«. FAR AND NEAR. (By THE POSSIBLE.) The autumn meeting of the Christchurch Racing Club, which was held at Plumpton on Saturday, passed off very successfully. The weather was fine; in fact, I do not remember ever being present at a race- meeting at this course at which, the weather conditions were so nearly perfect. There was a large attendance, and those present were evidently of a speculative turn, as the totalisator turnover, £5384 10s, was £1060 more than the amount handled last year. Turning to the racing side, the fields were only moderate in size, and qualitj r was not strongly in evidence, but the sport provided was interesting. Monkey Puzzle, the three-year-old sister to Ostiak, did not win out of her turn when she captured the High-weight Handicap. She had a moderate lot behind her, and she was also assisted to victory by getting a break early in the race, and being allowed to run along in front, at a slow pace, till the straight was reached, by which time nothing had a chance with. her. Sant Rosaleer, who had an easy win in the Maiden Plato, is a three-year-old colt by Sant Ilario — Bridal Rose, a mare bred by Mr H. Redwood in 1887, by Black Rose— Amy. TYest wind, the runner-up, is a four-year-old gelding by Cvrenian — Windmill, the dam of two good performers in Air Motor and Spalpeen. As a yearling ' "West Wind was purchased by Mr G. G. Stead for 130gs, but he was passed on soon afterwards to Mr H. Cassidy, . in whose colours he competed on Saturday. He has a nice etyle of going, and though somewhat green yet, he should 1 pay his way later on. Giovanni was a warm favourite, but he lost a lot of ' ground in the first part of the journey, and though he was catching the leadrrr, fast in the straight, he never looked like winning. The stewards were not ' satisfied with the manner in which he ; was handled in tho early stages, ami ; administered a caution to his rider, T Cahill. The Autumn Handicap showed > Harvest up once more in attractive light. He moved up to the leaders ; five furlongs from home, and though, i Probable threw out a strong challenge s in the straight, Harvest drew out again and won Avith a little in hand. • Probable Avas being ridden a long way ' from home, and under fchp ciycumI stances he finished well. Lapland ran a good race for a mile, when lie gradu- : ally faded out. Field Gnn'a perfo-rm- • ance was disappointing. He was run- • ning on nicely in front for • over half a mile, but once : he was tackled he quickly re- > tired, and it becomes more evident l every time he races that he is not ref liable. Makaroff shaped moderately,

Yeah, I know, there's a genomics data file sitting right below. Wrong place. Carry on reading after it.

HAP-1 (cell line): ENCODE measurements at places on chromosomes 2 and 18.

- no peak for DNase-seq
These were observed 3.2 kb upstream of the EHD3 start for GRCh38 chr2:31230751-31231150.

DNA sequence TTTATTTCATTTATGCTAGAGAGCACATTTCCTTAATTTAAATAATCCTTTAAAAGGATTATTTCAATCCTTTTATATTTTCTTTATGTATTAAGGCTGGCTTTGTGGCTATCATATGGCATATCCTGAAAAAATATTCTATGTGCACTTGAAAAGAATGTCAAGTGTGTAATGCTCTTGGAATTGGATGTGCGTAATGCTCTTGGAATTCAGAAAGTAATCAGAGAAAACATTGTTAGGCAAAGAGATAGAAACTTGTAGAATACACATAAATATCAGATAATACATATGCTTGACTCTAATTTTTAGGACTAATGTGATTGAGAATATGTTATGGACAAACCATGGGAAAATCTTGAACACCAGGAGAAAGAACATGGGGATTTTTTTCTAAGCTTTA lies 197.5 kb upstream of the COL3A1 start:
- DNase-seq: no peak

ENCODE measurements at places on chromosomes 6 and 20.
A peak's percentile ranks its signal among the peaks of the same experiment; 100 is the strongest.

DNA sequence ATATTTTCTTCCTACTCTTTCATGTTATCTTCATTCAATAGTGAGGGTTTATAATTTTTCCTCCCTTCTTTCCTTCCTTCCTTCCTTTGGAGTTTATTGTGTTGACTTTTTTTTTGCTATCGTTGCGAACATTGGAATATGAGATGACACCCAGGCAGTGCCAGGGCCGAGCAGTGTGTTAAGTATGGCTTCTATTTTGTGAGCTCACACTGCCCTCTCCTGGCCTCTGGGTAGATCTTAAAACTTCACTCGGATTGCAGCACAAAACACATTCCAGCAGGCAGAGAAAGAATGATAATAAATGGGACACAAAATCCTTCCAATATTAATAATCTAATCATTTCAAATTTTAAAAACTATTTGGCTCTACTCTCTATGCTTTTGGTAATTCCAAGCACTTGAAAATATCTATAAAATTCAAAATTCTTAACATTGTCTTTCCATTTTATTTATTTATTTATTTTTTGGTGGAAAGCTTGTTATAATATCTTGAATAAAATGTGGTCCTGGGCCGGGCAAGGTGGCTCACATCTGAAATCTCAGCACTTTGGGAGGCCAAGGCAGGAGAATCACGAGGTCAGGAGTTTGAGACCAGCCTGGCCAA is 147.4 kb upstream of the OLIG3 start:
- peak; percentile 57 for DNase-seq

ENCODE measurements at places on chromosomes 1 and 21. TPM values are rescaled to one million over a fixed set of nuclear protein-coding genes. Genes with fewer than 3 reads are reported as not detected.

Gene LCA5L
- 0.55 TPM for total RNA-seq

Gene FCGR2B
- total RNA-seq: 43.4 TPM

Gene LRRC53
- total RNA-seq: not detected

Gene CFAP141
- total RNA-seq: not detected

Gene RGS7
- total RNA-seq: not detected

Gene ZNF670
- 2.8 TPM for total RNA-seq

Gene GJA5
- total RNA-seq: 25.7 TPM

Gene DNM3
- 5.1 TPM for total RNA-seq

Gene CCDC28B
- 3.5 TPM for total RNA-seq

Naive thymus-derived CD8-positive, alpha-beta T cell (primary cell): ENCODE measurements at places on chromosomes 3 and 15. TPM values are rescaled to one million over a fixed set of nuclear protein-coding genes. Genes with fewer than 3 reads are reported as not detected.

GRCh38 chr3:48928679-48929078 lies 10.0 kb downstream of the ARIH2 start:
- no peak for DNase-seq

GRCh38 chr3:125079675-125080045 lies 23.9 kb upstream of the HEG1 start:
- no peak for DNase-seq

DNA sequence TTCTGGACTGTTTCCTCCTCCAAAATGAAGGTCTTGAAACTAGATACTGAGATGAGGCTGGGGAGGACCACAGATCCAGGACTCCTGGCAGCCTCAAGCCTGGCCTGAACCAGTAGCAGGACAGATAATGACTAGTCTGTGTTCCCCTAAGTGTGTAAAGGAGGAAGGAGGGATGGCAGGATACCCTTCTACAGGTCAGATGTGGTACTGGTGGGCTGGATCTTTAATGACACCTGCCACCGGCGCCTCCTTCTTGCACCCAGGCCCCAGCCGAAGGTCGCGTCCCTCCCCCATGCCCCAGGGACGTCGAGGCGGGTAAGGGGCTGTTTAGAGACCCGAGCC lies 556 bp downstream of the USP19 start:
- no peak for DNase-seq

"" ' ' "" "' i I and Stronghold, despite the fact that he lost a lot of ground at tho start, did j not show up attractively. In the Fly--1 ing Handicap Aimee Soult and Silkweb set such a solid pace that they ran themselves to a standstill, and Gwendoline, who was. several lengths away when the straight was reached, had a very easy task when she challenged them inside the distance. Tho winner, who is a three-year-old filly by Sant Ilario I—Female1 — Female Franchise, is endowed with a fair turn of speed, and she is likely to prove useful later on. i The Hack Handicap resulted in a very j easy win for Heorthen, who, being by Phoebus Apollo — Hilda^ is well enough bred for anything. The performance | registered by Czar Kolokol in the Welter Handicap was very impressive. The brother to Kremlin left the mark very slowly, and at the end of a hundred yards his chance of success looked very small. He gradually made up his lost ground, however, and, coming with a ' gieat run in the straight, ho fairly smothered the opposition. It is too early vet to laud him as a champion, but I do not think there is much doubt that he will prove a good horse to follow. Tessera finished up with a strong run, which landed her in second place by a narrow margin from Jolly Roger. Ivanoff, Dan Orsino and Mango, who were responsible for the pace, were in trouble ©oon after the straight was reached. Waters-hoot, the favourite, cut up badly, and without any apparent rer.son either. Visitors to the Christchurch Racing Club's meeting cm. Saturday had an opportunity of looking over some of the horses that will be representing various local stables in the twoyear-old contests next season. Altogether I no>ticed fifteen yearlings parading in tho saddling paddock, and, taken all round, tlvsy were a very_ promising lot. The different trainers were represented as follows : — R. J. Mason : Sunglow, by Multiform — Otterden ; Angele, by Multiform — Happy Valley ; Nobel, by Seaton Delaval — Problem ; *nd a filly by Menschikoff — Armiila. E. Cutts :" Discipline, by Trfiidmill — Madowla; Husbandman, by Treadmill — Golden Vale; Fleetfc-ot, by CJanranald — Safeguard; and Wlnstlccrart, by Birkenhead— Windwhistle. D. J. Price: Colt by Stepniak — Sortie; colt by Stepniak — Ambush; and filly by Stepniak — Firecross. W. J. Taggart: Colt by Stepniak — Britomarte, and filly by Stepniak — Arlino. W. Pine: Cohort, by Royal Artillery — Huguenot ; and filly by ' Stepniak— Coronal. Of the Yaldhurst quartet, Sun glow (sister to Sungod and Boniform) made the most friends, but Nobel (half-bnyOier to Solution and Count Witte) also had plenty of admirers. They are bath well-grown youngsters, Sunglow showing more size than did either of her brothers at the same age. Discipline, who was generally picked out as the best of Sir George Clifford's lot, is a fine looking filly, with much about her that is Teminiscent of her stre, Treadmill. It is early yet to form decided opinions, but I should say that this trio will be found very prominent in the leading events next season. Of Taggart's pair the Britomarte colt ie very forward, and he showed to advantage in a sprint down the straight. Pine's two are both well-grown youngsters, the Huguenot colt being particularly well-furnished, and it may be that he is destined to rescue hU sire, Royal Artillery, from, the reproach of having failed to give us a good performer. Prioe's three, which are booked to leave for Melbourne on Friday, are a promising lot. The sister to Cross Battery and the brother to Orloff looked email beside the Ambush colt, and the lastnamed further showed that he possesses the gift of galloping by the way he shaped in a spin down the straight, as he hit out resolutely. The fact of' his being a brother to Beresina, who has a big reputation for speed in Australia, should draw the attention of the track watchers to him when he arrives in Melbourne and Sydney. The result of the Two Thousand Guineas Avas no surprise, foir, as I suggested last week, with Polar Stair and Galvani not claiming engagement j, la>vt season's form pointed unmistakably to Captain Greer'a colt as the probable winner of the first of the three-year-old classic races. Slieve Gallion, who was bred in Ireland, i« by tlio successful sire Gallinule, from R»iclusion, a daughter of St Floriaai, who had. previously made liimiself famous as the sire of A-rd Patrick, the Epsom Derby winmer of 1902. Slieve Gallion commenced his two-year-old career with an oacy victor/ in a two-year-old ' Maiden PLate at Sandown- Park, but <u> had a mede-rato lot behind him, nor was cliasc much better represented when he ran. away from his opponents in the New Stakes at Aeoot. By this time, however, he was being talked of a.<; a colt quite out of the ordinary, and ho confirmed the g-cod opinions expressed concerning him when ho won tho Champagne Stakes at Donca6ter,